This is likely just a brain-dump of a teaser post, as it’s a topic I’ve just gotten started on, which could really grow into multiple posts as I explore it further in the future.
I ran into Dean at my favourite local coffeeshop the other day and we got talking a bit about gender issues and librarianship. Given that I’m a gender studies teacher, and a librarian, it didn’t take much prodding on his part to get my head spinning in that direction. It’s actually more surprising that – while certainly I talk about gender isues, pay equity, library cultures, and the like a lot – I hadn’t sat down and seriously thought about the intersections in a methodical way before. And wow, once you start thinking there’s a lot of interesting stuff to explore in terms of sex, gender and LIS, isn’t there?
Here’s my brainstorm list of topics to play with, as of this morning. All of these thoughts are themes to explore with an eye to sex & gender, race & ethnicity, socio-economic class, and ideally also attributes such as age, dis/ability, sexuality, etc.
I’m super interested in poking my mind down these paths, so if you’re reading and thought on these bullet points, or other suggestions for related topics, I’d love to hear them:
- Pre-Dewey librarianship, and the historical Western masculinity of literacy
- Melvil Dewey& the feminization of library education & professions
- Modern (past 100 yrs) images & protrayals of librarians
- Studies of library cultures/subcultures (including “guybrarian” “gaybrarian,” the systems vs public services great divide, corporate librarianship vs non-profit, school teacher-librarians, IT in libraries, etc.)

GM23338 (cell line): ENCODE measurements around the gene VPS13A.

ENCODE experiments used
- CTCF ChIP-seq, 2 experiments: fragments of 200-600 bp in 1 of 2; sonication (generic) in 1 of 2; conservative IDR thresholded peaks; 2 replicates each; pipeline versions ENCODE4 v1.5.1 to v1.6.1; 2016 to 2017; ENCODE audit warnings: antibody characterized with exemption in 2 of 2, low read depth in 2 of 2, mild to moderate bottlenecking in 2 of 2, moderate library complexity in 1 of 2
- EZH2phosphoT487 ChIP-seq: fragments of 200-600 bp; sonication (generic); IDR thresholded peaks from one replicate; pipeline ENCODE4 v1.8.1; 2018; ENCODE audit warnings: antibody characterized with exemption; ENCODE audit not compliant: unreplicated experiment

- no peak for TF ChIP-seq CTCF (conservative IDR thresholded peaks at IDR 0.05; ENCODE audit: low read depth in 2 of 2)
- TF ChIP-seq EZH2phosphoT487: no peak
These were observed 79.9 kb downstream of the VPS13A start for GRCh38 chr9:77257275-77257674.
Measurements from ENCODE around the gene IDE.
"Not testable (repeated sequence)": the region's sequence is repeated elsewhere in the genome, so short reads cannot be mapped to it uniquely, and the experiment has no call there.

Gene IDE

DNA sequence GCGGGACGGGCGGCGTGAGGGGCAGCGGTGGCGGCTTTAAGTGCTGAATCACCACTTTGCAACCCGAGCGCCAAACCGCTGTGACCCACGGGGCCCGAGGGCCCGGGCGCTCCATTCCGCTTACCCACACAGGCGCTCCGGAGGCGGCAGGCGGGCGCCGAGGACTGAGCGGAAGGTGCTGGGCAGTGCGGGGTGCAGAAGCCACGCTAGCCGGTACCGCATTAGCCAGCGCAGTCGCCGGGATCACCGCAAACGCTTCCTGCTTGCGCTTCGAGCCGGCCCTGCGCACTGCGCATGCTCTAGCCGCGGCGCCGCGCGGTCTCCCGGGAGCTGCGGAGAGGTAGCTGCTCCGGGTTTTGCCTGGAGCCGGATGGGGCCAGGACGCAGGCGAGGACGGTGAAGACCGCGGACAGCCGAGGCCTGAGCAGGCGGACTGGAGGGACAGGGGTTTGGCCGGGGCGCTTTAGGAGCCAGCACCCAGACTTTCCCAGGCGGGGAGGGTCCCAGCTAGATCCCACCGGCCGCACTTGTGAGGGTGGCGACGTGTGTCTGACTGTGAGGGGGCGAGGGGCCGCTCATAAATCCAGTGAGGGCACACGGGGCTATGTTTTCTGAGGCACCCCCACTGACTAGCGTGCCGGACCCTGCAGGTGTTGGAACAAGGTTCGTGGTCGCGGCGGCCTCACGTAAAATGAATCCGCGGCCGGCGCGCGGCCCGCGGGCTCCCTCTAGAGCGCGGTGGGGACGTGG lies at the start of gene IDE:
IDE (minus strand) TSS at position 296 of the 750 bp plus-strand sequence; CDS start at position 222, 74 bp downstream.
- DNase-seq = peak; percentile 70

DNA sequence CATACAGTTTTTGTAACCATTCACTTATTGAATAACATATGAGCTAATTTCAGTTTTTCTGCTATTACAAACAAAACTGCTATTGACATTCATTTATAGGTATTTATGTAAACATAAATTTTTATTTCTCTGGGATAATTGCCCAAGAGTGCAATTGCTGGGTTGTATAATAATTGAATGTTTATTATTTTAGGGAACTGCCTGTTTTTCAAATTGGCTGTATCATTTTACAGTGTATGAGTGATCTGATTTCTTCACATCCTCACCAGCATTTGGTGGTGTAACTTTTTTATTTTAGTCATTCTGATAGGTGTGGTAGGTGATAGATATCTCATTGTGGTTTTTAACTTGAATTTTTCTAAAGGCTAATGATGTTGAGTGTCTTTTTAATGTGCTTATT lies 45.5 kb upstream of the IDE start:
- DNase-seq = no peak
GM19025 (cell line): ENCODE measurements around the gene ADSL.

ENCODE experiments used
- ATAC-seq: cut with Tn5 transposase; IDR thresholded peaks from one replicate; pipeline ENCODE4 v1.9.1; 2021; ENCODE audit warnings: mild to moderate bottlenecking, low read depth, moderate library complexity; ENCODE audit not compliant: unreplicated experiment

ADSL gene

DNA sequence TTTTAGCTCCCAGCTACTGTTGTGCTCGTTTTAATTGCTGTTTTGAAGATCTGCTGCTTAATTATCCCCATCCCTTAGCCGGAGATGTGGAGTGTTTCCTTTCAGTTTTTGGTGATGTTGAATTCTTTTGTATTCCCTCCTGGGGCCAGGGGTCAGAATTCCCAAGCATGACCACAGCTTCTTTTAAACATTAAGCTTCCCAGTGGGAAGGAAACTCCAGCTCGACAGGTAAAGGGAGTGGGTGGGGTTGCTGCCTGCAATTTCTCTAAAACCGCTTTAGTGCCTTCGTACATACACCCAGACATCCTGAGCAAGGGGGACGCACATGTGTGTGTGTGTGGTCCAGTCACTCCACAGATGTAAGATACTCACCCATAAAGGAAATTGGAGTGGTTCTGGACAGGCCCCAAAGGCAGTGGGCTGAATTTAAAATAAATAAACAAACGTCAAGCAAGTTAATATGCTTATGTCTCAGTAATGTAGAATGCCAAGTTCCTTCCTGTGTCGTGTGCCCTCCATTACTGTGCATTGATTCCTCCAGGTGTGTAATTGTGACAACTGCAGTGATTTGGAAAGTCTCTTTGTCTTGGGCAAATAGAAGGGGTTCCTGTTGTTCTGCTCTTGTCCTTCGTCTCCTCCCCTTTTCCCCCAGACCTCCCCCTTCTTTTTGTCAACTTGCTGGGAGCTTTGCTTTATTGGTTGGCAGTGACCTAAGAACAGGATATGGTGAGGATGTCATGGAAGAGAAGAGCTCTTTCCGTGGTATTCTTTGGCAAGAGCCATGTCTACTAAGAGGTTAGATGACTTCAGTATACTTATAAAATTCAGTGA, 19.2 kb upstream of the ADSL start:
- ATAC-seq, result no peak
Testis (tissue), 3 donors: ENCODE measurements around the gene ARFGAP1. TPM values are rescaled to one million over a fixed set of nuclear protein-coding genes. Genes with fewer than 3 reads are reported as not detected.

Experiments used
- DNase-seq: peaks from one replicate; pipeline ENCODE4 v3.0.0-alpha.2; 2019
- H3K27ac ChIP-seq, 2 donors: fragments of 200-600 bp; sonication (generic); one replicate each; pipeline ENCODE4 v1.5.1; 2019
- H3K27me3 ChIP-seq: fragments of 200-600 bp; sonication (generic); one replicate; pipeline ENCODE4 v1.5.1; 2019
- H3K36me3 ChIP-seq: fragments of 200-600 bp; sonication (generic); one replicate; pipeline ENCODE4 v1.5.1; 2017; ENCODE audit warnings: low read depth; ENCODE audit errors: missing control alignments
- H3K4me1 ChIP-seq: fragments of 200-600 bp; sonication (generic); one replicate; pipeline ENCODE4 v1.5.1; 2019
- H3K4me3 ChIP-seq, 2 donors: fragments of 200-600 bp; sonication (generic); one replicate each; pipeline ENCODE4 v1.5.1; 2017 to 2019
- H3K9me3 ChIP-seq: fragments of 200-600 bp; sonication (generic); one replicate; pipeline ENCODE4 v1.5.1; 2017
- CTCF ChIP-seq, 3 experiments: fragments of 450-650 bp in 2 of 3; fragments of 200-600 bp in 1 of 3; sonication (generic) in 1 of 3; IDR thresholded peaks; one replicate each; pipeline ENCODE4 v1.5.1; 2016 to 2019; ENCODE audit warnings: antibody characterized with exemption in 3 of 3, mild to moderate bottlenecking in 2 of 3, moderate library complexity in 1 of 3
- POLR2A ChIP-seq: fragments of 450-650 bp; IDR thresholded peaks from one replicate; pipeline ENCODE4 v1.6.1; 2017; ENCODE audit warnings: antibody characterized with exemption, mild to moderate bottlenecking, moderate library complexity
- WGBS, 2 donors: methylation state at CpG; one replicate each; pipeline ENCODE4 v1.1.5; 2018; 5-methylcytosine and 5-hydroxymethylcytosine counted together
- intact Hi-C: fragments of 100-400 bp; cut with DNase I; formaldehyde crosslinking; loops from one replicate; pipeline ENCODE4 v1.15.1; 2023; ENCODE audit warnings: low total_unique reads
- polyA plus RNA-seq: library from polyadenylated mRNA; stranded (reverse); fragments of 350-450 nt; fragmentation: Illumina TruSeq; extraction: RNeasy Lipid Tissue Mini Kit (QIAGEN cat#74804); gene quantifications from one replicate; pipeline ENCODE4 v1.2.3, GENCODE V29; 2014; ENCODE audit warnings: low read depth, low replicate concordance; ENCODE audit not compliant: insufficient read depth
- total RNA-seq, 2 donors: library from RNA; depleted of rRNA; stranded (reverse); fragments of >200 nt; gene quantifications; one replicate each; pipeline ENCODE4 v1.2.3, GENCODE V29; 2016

- LIS research and gender/race/class assumptions and approaches
- Information behaviour & user groups
- Technology uptake & influence among user groups
- Social issues in design of info & communications systems
- Techie & g33k culture(s) and accompanying masculinities and semi-masculinities (this can probably be divided up into eras, like the library bullet points above, but I’m not yet knowledgable enough to brainstorm how – other than to say that:
- OSS and other “open” movements should probably be their own bullet point here
Dean suggested this topic area might make an interesting grad course, and I have to completely agree. With the right framing (including critical sex/gender 101 for LIS folks and LIS 101 for non-LIS folk), it could be cross-listed between LIS and gender studies at any given institution with both grad programs, as a “sex, gender and information issues” or “gendered aspects of information” or some such.
Why would this be important? Well, to me it’s clear that diversifying LIS work is essential. I don’t mean “attract more men to librarianship” because if that was the only goal, we could probably do it by raising salaries and changing language. I mean real change, that will make libraries representative of the populations we serve, and help information services or various types understand user needs as well as employee strengths and needs.
And in order to make change we have to understand what’s going on now and how we got here. Anyone who supervises other workers can really benefit from a critical analysis of race/class/gender issues in their profession. Anyone who is setting the agenda for the future of a profession must understand such issues, or their agendas will lead down the path of diminshing returns.
More on this topic after I’ve had time to explore further. Feedback is welcome.